I’m 25 years old. Here are 25 books to change your life in your 20s.

First, a pet peeve: A lot of bloggers will tell you that reading alone won’t change your life. They say things like, “You have to apply what you read!”

That sounds kinda preachy. I bet most of those hawking that advice aren’t very good at applying books either.

I argue that it’s okay not to apply most of what you read.

James Altucher (his Choose Yourself is a great book for the list) recently interviewed Stephen Dubner (his Freakonomics is a good book for the list) and asked him how much of a book he remembers after reading it. Dubner does a ton of research, and he wrote the Freakonomics books, so he should be pretty good at remembering stuff right?

Know what he said? 1–2%. He only remembers and uses 1–2% of any book he reads.

You’re not gonna be much different, and that’s ok.


If you only learn one thing from a book, then it was worthwhile to read it.

So when I give you my list of books, you don’t need to “apply everything you learn in order to change your life!” That’s a good way to get disappointed when you fail.

Instead, focus on getting one key takeaway from a book and letting the changes in your life gradually add up. Keep reading enough, and you’ll have new thoughts. New thoughts lead to a few new habits and new habits change lives.


These books have been important to me. I like them, maybe you will too. If not, that’s okay. Just read something.

My favorite book is: The Little Prince by Antoine de Saint-Exupery.

Here are some other good books that I like and recommend.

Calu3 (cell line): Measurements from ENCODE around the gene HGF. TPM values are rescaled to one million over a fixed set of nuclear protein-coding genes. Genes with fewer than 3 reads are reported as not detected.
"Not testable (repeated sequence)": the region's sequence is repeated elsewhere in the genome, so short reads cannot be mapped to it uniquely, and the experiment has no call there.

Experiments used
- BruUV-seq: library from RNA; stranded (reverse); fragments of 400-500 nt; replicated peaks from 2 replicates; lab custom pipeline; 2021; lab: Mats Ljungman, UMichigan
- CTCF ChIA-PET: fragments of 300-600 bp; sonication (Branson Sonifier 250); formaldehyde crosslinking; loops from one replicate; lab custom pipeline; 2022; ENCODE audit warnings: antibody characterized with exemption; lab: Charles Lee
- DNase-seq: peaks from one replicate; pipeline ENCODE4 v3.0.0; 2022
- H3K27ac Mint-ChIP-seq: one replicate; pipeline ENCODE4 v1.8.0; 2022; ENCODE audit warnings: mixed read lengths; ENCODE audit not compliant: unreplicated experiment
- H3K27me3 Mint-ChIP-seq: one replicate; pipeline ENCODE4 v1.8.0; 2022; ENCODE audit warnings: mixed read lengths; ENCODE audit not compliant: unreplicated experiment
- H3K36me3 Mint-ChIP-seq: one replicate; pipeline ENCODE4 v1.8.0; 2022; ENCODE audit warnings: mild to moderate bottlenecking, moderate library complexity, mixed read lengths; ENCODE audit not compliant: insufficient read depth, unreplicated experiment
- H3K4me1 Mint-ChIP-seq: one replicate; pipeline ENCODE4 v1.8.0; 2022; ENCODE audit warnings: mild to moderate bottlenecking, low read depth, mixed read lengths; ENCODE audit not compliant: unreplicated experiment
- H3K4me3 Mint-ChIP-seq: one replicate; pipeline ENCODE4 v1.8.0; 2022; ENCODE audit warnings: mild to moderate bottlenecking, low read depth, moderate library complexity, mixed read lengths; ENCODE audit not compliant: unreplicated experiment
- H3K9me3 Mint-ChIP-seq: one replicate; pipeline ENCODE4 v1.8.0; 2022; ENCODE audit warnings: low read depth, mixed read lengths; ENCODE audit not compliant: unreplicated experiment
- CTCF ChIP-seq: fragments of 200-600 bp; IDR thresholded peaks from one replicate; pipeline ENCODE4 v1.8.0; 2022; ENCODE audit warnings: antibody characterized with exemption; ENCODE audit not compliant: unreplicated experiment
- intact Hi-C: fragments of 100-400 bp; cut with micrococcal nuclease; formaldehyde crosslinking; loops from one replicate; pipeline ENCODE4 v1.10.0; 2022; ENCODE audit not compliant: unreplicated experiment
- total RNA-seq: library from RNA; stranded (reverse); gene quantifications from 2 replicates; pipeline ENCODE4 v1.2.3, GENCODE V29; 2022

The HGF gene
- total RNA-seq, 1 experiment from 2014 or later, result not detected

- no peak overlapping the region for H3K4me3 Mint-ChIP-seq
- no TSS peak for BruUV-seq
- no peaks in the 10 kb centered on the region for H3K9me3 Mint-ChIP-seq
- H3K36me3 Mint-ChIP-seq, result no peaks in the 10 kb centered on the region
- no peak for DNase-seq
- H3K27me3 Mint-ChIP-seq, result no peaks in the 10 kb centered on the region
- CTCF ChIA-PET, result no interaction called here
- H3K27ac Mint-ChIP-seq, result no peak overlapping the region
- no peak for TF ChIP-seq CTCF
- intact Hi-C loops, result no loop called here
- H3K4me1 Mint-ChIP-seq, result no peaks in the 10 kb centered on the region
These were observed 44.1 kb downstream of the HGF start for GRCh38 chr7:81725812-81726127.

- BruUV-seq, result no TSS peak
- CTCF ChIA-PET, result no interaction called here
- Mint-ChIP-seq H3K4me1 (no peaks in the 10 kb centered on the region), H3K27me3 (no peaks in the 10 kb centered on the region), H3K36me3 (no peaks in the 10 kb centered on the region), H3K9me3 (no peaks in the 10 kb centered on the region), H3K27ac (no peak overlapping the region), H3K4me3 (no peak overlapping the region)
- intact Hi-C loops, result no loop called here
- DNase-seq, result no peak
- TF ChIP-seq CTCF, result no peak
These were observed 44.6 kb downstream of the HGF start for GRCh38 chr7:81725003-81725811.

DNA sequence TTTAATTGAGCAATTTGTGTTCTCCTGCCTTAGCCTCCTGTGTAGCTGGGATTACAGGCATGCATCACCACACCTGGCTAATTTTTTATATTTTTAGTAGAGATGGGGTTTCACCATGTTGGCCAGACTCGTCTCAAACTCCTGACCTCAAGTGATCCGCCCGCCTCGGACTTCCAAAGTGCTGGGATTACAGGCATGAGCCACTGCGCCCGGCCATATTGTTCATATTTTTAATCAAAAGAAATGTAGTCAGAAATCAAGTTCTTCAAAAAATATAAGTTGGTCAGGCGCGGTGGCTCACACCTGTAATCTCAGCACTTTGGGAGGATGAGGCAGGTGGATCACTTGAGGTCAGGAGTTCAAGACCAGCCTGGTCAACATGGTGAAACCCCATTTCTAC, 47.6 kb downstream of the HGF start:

• A Farewell to Arms — Ernest Hemingway
  • A Walk in the Woods — Bill Bryson
  • The Four Hour Workweek — Tim Ferriss
  • Bird by Bird — Anne Lamott
  • The Prince — Machiavelli
  • The Brief and Wondrous Life of Oscar Wao — Junot Diaz
  • I Will Teach You To Be Rich — Ramit Sethi
  • Invisible Man — Ralph Ellison
  • High Fidelity — Nick Hornby
  • Cutting for Stone — Abraham Verghese
  • Ready Player One — Ernest Cline
  • Linchpin — Seth Godin
  • What Makes Sammy Run — Budd Schulberg
  • The War With the Newts — Karel Capek
  • The Things They Carried — Tim O’Brien
  • The Amazing Adventures of Kavalier and Clay — Michael Chabon
  • Awaken the Giant Within — Tony Robbins
  • Kafka on the Shore — Haruki Murakami
  • Born Standing Up — Steve Martin
  • Open — Andre Agassi
  • Biography of Benjamin Franklin — Walter Isaacson
  • The Checklist Manifesto — Atul Gawande
  • Antifragile — Nassim Taleb
  • Counselor: A Life at the Edge of History — Ted Sorensen
  • Biography of Benjamin Franklin — Walter Isaacson

There’s more, but I’ll leave you with those.


You’ll notice a lot of fiction. I’m of the — somewhat unpopular — opinion that fiction can teach us as much as nonfiction, in addition to being more fun to read.

I hope one of these books helps you.

Mostly just read anything, and you’ll already be ahead of the game.


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